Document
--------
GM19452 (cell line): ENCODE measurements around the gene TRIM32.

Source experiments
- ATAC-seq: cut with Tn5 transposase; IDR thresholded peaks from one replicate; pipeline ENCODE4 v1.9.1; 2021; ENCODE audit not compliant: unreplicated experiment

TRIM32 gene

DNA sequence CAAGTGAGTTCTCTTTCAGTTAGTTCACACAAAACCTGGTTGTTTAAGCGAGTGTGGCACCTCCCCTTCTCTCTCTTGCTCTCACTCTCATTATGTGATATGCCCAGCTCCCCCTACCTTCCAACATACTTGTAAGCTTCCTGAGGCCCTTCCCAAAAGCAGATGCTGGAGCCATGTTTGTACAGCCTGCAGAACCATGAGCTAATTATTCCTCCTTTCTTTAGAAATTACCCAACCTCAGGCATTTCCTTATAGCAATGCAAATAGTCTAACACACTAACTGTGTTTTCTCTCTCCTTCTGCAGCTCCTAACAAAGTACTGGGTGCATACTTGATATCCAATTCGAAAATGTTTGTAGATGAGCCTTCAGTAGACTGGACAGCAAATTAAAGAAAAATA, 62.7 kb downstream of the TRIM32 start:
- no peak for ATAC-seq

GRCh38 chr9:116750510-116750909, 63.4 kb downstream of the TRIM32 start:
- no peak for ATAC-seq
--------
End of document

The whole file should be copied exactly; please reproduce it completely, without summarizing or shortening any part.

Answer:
GM19452 (cell line): ENCODE measurements around the gene TRIM32.

Source experiments
- ATAC-seq: cut with Tn5 transposase; IDR thresholded peaks from one replicate; pipeline ENCODE4 v1.9.1; 2021; ENCODE audit not compliant: unreplicated experiment

TRIM32 gene

DNA sequence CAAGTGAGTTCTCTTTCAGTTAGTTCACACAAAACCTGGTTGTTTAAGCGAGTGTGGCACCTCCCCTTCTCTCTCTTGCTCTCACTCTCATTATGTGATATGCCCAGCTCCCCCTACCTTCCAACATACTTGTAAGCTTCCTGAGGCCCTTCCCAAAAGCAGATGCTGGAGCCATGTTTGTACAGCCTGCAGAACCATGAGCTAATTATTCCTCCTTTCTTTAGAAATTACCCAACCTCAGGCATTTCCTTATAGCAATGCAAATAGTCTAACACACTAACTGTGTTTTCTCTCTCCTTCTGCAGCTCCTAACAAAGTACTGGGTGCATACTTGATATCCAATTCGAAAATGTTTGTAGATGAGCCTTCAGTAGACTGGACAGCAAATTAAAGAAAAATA, 62.7 kb downstream of the TRIM32 start:
- no peak for ATAC-seq

GRCh38 chr9:116750510-116750909, 63.4 kb downstream of the TRIM32 start:
- no peak for ATAC-seq